Seriously, that HPRA report is truly narrow and ignorant in its ‘understanding’ of medicinal cannabis….or the lack thereof. The writers of the HPRA report are wilfully ignoring that fact that there is already a lot of evidence in support of medicinal cannabis beyond the three categories which they have directed their limited their attention to. Which of course was predetermined before the report was written.

    Perhaps the conservatives in the Department of Health on the HPRA should consider the following: why is it that both Canada and Germany (two larger and more scientifically advanced countries than Ireland) have more progressive approaches towards medicinal cannabis? Bearing in mind health departments in both countries have the same access to scientific and medical evidence as Ireland’s HPRA

    If the only true answer to that is that Ireland (the HPRA, the medical profession and the Department of Health) has a ‘conservative culture’…well then, that is no answer at all.

    Science is science irrespective of where it emanates from, the evidence is there which supports medicinal use of cannabis in a variety of ailments The HPRA and the morons in the Department of Health can try and ignore it, but ultimately they end up looking foolish.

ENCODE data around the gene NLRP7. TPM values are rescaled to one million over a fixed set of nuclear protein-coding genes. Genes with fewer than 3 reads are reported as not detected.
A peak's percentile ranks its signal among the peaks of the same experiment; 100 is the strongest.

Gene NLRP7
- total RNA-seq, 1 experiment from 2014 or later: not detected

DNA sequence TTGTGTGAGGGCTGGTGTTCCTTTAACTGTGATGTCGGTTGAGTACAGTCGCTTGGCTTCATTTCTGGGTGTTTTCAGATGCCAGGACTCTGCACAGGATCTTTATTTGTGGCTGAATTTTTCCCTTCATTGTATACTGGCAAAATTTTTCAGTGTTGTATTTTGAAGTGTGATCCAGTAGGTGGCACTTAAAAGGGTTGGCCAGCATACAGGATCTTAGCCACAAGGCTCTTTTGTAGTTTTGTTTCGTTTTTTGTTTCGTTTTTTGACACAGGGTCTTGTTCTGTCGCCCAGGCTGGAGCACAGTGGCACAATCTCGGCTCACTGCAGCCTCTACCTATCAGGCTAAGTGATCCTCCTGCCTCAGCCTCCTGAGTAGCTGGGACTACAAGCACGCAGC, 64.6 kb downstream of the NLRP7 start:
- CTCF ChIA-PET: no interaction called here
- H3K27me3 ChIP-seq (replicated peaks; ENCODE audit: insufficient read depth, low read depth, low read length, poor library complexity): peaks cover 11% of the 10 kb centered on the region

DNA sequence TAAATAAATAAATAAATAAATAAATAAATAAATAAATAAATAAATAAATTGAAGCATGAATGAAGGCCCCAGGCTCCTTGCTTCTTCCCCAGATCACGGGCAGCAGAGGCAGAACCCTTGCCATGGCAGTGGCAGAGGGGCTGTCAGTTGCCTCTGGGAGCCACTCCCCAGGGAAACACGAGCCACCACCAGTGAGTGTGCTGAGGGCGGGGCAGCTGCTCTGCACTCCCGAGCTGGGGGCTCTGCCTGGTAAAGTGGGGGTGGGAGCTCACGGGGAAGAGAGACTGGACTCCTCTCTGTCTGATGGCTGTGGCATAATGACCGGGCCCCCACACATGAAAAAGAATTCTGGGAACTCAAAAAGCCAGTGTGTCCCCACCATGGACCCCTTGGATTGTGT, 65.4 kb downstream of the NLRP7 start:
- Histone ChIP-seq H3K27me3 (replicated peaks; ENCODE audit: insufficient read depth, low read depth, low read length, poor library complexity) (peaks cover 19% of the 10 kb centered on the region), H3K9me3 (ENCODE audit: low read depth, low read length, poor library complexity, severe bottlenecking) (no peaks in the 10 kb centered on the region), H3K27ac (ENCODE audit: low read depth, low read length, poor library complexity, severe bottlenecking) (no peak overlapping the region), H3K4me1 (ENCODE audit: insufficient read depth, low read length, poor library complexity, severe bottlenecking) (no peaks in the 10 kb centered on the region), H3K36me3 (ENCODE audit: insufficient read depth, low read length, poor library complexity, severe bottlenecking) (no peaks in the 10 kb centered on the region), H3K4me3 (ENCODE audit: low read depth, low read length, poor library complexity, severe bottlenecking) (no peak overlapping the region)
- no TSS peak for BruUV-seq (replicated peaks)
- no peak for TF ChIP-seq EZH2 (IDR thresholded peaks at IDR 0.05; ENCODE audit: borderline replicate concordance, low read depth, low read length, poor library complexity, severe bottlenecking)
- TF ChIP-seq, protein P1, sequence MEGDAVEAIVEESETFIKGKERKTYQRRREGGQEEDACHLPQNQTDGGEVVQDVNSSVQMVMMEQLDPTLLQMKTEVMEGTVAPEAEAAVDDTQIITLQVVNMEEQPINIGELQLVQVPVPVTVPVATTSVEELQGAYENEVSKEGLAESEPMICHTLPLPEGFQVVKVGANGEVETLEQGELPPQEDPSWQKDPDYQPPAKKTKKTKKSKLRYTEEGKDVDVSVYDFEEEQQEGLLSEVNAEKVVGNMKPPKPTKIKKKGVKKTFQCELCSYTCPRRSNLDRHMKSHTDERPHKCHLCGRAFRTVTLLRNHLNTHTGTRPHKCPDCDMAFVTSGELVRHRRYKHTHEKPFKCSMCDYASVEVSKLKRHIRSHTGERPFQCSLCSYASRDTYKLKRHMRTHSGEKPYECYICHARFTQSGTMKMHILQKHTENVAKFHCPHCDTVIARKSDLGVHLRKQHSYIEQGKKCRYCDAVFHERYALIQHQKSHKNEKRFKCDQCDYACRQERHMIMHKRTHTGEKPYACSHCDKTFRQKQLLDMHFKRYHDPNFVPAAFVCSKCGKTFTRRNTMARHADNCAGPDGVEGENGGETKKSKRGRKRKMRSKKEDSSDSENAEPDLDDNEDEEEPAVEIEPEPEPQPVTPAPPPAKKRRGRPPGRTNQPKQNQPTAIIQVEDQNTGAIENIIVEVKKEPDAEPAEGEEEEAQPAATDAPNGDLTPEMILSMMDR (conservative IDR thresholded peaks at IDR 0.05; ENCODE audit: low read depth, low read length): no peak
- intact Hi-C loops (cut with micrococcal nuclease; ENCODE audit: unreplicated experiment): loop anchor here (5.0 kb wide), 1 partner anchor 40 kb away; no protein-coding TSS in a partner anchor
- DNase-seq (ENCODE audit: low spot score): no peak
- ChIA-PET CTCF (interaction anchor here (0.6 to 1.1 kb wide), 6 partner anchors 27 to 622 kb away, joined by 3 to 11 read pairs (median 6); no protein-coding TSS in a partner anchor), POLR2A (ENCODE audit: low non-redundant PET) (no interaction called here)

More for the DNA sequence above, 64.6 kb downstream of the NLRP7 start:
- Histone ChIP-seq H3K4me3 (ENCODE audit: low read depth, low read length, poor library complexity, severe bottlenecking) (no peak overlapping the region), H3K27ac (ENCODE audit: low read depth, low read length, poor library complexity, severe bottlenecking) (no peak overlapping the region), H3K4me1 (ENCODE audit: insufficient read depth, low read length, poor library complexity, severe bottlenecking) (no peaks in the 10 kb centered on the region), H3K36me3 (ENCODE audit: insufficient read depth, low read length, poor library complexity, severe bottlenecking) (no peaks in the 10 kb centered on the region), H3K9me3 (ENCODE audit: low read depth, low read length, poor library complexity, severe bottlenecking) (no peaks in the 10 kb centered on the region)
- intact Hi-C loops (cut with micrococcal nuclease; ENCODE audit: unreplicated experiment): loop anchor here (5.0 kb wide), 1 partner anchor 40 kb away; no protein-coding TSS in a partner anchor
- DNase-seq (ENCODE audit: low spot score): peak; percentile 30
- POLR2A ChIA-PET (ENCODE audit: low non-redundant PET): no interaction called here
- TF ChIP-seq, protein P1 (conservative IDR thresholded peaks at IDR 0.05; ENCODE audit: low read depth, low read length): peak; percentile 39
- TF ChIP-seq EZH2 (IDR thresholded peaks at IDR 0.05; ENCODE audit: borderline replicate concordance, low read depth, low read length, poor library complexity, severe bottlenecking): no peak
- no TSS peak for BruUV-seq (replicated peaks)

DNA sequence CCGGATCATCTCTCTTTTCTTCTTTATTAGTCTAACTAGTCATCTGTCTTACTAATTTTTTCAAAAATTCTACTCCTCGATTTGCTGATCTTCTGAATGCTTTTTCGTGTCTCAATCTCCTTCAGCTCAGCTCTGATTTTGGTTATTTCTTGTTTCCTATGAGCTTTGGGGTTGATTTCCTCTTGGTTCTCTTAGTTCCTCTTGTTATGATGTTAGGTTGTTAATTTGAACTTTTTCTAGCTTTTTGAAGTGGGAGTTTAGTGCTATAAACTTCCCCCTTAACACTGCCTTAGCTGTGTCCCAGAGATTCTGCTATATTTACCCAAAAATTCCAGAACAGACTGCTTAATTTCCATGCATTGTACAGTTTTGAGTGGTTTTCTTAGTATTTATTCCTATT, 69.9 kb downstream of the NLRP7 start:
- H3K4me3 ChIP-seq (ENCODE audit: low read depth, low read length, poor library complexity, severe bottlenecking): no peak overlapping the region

1. Clampers Outside!

      Hi LeFronde, may I call you Louis….

      Well Louis, I’d love to see you do a BS post or two on here with regard to two big debates I see going on in Canada at the mo…
      1) The ‘M-103’ motion with regard to free speech and the special inclusion of ‘Islamophobia’
      and 2) The ‘C-16’ bill and gender pronouns / gender identity

      I have an opinion myself largely formed from listening to Superman… I mean…. Dr. Jordan Peterson of UoT debate others on both these discussions …so I’m sure you’ll guess which side I fall on for either :)